BEIJING: War between India and China over Doklam is a possibility and diplomats from both sides must prevent an armed conflict, a Chinese expert has said.

    Long Xingchun, a research fellow at The Charhar Institute and director of the Center for Indian Studies at China West Normal University, said there were "precedents of the unnecessary war in the past" and the looming one between India and China will harm both countries.

    Long also said it was wrong to think that China was using the Doklam border stand-off for the Communist Party of China National Congress to be held later this year.

    "A war is not completely impossible. There is a great deal of precedents of unnecessary battles fought at the completely wrong time and place. So far, it is the prime goal of diplomats of both sides to prevent a war that neither wants," Long wrote in the Global Times.

    Indian and Chinese troops have been engaged in over a month long stand-off in Doklam, which is at a tri-junction of India, Bhutan and China.

    India wants the issue to be resolved diplomatically, but China says the withdrawal of troops by India is a precondition for talks.

    "To this end, they must not bluff. The 1962 war, triggered as India operated the Forward Policy, has left Indians hostile toward China for decades. A larger war today may give rise to strong animosity between the two sides for centuries."

    Long also slammed Indian journalists in China and Indian experts on China for blaming Beijing and state-run media for stoking tensions.

    Chinese media and experts have launched a blitzkrieg against India and called for war.

    "China doesn't want a war. Many Indian media outlets and analysts put all the blame on China for the stand-off and conclude that China had plotted to provoke the conflict in an attempt to divert attention from its internal problems.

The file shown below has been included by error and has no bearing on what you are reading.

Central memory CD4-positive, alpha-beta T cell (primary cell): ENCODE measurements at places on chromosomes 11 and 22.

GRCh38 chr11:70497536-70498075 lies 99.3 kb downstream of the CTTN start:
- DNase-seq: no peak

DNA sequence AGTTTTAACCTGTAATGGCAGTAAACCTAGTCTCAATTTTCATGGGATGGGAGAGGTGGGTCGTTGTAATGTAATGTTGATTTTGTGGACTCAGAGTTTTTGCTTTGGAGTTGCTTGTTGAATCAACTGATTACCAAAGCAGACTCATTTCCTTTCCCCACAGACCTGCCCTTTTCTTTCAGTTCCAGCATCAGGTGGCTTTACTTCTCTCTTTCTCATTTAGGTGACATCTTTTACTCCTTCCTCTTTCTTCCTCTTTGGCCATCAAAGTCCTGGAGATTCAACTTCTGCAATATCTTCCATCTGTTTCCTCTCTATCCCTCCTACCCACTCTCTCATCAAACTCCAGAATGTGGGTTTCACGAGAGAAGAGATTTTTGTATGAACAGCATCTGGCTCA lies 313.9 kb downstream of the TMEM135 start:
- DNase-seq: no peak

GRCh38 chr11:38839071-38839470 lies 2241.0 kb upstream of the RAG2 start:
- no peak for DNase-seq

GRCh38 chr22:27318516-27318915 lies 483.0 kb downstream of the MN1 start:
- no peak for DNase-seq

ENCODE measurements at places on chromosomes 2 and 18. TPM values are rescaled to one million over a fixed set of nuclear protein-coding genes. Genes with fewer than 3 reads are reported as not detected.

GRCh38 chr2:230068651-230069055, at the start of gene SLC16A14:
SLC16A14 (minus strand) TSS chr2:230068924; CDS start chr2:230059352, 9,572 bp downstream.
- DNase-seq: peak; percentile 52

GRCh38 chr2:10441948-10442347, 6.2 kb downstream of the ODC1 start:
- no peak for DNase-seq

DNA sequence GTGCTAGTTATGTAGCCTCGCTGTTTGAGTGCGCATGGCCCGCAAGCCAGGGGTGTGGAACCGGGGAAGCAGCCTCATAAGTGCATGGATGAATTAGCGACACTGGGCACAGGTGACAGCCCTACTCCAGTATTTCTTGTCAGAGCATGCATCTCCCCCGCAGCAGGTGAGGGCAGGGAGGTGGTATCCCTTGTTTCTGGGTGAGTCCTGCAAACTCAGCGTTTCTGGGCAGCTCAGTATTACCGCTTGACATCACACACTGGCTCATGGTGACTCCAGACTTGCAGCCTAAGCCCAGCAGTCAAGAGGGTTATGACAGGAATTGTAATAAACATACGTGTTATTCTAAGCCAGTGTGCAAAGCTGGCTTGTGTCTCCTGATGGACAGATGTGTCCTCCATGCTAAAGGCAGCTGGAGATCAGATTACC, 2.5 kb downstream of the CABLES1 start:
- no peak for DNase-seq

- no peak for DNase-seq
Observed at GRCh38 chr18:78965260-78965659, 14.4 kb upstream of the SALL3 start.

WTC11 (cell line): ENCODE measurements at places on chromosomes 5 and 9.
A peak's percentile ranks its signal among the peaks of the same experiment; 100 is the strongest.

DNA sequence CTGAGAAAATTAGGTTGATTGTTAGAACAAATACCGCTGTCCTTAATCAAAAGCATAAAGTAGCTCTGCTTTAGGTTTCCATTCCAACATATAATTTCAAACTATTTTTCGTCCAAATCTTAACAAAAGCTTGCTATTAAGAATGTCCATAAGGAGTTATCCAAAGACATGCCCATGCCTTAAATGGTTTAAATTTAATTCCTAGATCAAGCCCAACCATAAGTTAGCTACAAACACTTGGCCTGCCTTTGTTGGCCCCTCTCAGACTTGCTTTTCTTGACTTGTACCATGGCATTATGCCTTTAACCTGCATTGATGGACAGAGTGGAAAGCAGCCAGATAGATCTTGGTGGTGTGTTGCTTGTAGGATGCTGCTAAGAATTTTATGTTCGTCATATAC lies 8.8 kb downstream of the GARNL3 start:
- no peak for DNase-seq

"The reports even related the face-off to the 19th Communist Party of China National Congress to be held later this year. This bookish analysis reflects what little knowledge of China some Indian media and scholars have."

    He said there were not more than 200 China experts in India of which only 10 per cent can read or speak Chinese.

    "Regrettably, it is these people that shape India's understanding and judgment of China."

    "China does have many domestic problems, nonetheless they are no more serious than what's facing India internally. In fact, to prepare for the 19th Party Congress, China needs domestic harmony and a peaceful international environment rather than conflict, a point which may be hard for Indians to understand," he writes.

    "If India fights a large-scale war with China now, it will not only scare away foreign investment but also disrupt India's economy.

    "Even if a war is brief, China and India may still be locked in a standoff for a long time. In this case, India will have its economic momentum disrupted and lose its opportunities to rise."


    India has blamed China for trying to change the status of the India-Bhutan-China tri-junction, and ruled out unilateral withdrawal of Indian troops.

    Indian External Affairs Minister Sushma Swaraj last week said that China's attempt to build a road through Bhutan posed a security challenge to India.

    On China's insistence that India withdraw troops from Doklam, she said: "India wants that all troops are removed from the tri-junction point before discussing the issue together. All countries, including Bhutan, are with us."

    The matter is expected to feature in talks between National Security Advisor Ajit Doval and his Chinese counterpart State Councillor Yang Jiechi when they meet on July 27-28 in Beijing at a NSAs meet from BRICS countries.
    They're trying very hard to salvage Xis' image before the CPC's National Congress.